Do you have a nighttime ninja pooper?
It’s not uncommon for dogs to seem totally housetrained during the day, while their humans are awake, then sneak around at night leaving presents for their pet parent to discover in the morning.
With any luck, you’re not finding your dog’s nighttime accidents by stepping in them before you put on your glasses/socks/shoes. And if you are… I can’t imagine the frustration.
Nighttime pooping and peeing can be stopped with a few adjustments of your routine and some quick refreshing with your dog’s training. You can look forward to better mornings soon, I promise. No more rude awakenings!
What Time Is Dinnertime?
Though transit times vary, you can typically expect your dog to poop shortly after mealtimes.
It takes about 8-12 hours for food to move through your dog, from beginning to end. Your dog’s next poop is likely the result of their meal before their last.
Some dogs poop and pee more frequently than others.
Cow reliably poops three times per day, while Matilda, just once. This has changed over time on different diets, but has become pretty predictable. I know Cow will poop immediately first thing in the morning, while lunchtime is poop time for Matilda.
It’s much, much easier to learn your dog’s poop and pee schedule when you take them for walks, rather than let them out in backyard to do their business.
It might not be feasible to take your dog for walks, or to keep a close eye on their deposits, especially if you’re not their only caretaker. Just keep your eyes open for any patterns, and keep your family members in the loop so you can learn their schedule together.
The best time to feed your dog depends on your schedule and theirs.
I prefer feeding twice daily, at around 7AM and 5PM, with occasional snacks around lunch or right before bed. So it makes sense that early mornings coincide with the time Cow’s dinner would take to make its exit.
If she were waking me up at night to go out, or having accidents, I’d probably feed dinner later so it would be a longer time until she needed to poop.
Conversely, feeding meals earlier can be helpful. You might have to experiment to see what works best for your dog. If they have a quick tummy transit time, an early dinner might be on its way out before bedtime.
Sneak-Stopping Sleeping Arrangements
A dog that has accidents in your home should not have free range while you’re asleep.
You can crate your dog at night. You’ll need to place their crate close enough that you are able to hear them bark or stir, that way you can take them out for a nighttime potty break. If your dog has never been crate trained, they might hate being crated at night, but if you make it cozy, make sure all of their needs are met, and take them out when they do bark or whine, they’ll likely adjust quickly.
If you’d prefer not to use a crate, you can keep your dog in your bedroom so you can hear them scratch the door, bark, whine, or otherwise communicate when they have to go out.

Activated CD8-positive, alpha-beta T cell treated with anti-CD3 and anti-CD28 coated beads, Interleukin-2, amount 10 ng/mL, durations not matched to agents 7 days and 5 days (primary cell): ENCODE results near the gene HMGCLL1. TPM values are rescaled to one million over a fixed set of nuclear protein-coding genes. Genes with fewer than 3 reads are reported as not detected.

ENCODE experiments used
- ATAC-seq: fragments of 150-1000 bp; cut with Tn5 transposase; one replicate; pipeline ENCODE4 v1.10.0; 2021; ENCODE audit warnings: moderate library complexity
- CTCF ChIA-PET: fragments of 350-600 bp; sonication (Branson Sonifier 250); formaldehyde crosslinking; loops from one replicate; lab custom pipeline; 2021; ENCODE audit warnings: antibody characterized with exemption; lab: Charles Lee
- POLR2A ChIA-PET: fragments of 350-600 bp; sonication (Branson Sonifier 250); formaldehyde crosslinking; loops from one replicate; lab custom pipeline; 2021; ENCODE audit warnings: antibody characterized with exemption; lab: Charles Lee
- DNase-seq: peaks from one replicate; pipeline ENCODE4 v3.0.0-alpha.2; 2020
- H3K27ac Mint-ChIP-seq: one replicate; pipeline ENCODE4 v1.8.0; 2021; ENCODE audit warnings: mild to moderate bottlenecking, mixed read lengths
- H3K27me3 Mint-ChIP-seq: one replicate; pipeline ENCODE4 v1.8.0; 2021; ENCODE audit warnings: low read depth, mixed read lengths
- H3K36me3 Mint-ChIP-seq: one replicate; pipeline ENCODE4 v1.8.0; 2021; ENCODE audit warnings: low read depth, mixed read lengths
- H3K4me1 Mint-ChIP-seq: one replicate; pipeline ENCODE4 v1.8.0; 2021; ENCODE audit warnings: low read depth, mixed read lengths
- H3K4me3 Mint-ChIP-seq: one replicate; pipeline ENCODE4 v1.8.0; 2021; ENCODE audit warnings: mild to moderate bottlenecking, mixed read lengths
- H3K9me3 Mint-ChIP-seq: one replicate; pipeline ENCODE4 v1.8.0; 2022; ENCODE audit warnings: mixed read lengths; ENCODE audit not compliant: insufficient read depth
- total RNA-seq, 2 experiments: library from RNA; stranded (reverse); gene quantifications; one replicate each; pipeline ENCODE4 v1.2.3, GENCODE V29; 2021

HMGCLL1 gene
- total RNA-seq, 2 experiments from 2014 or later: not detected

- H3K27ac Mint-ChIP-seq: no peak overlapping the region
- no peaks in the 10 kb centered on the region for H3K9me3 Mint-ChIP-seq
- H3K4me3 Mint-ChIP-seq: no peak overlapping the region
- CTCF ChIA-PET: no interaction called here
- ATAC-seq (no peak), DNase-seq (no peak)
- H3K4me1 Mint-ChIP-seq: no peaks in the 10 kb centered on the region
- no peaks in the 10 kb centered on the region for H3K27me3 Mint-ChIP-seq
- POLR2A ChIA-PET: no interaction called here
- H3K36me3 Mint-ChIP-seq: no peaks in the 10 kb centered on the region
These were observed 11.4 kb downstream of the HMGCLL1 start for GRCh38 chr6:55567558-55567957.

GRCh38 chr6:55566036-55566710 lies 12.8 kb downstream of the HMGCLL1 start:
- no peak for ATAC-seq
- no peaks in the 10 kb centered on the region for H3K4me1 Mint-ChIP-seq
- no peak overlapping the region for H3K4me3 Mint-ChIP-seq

Now, you might not be keen on the idea of waking up to take your dog outside, but it’s much preferable to cleaning up accidents. In time, you can shift their potty breaks outside of your sleeping hours.
How Does Your Dog Ask for a Potty Break?
Keep in mind that all dogs occasionally need to go outside in the middle of the night.
Even after you shift their potty schedule so they sleep all night, instead of having to hold it in, they may eventually suffer indigestion, have a late-night treat or long drink of water, or otherwise just need to go out.
Some dogs struggle with potty-training when we take them out on a schedule, but they never learn to let us know when they need to go outside. They will either hold it until it’s time for a potty break, or just have an accident.
Your dog might naturally bark, whine, stare at you, sit by the door, or scratch when they have to go out. If your dog does not communicate with you, you can use potty bells or a talking button to help them find their voice.
Can I Just Use Potty Pads at Night?
It’s perfectly acceptable to use potty pads intermittently, in combination with taking your dog outside if that’s what works for you.
It may not be safe or possible for you to take your dog out at night, depending on if you live in a safe neighborhood, or otherwise just can’t do it.
If you’re returning to puppy pads at night, it might feel like a step backwards, but it’s just a tool. And your dog will thank you for having an acceptable way to relieve herself, rather than having to hold it in or have an accident and ruin your morning.
Using a puppy pad sometimes does not have to cause your dog to be dependent on them. Dogs generally prefer going outside, especially if they like to mark, to using a pad. Using a pad is more comfortable than going outside in the rain or cold, though, so it could be harder to adapt if you don’t want to use it as a backup everytime there’s bad weather.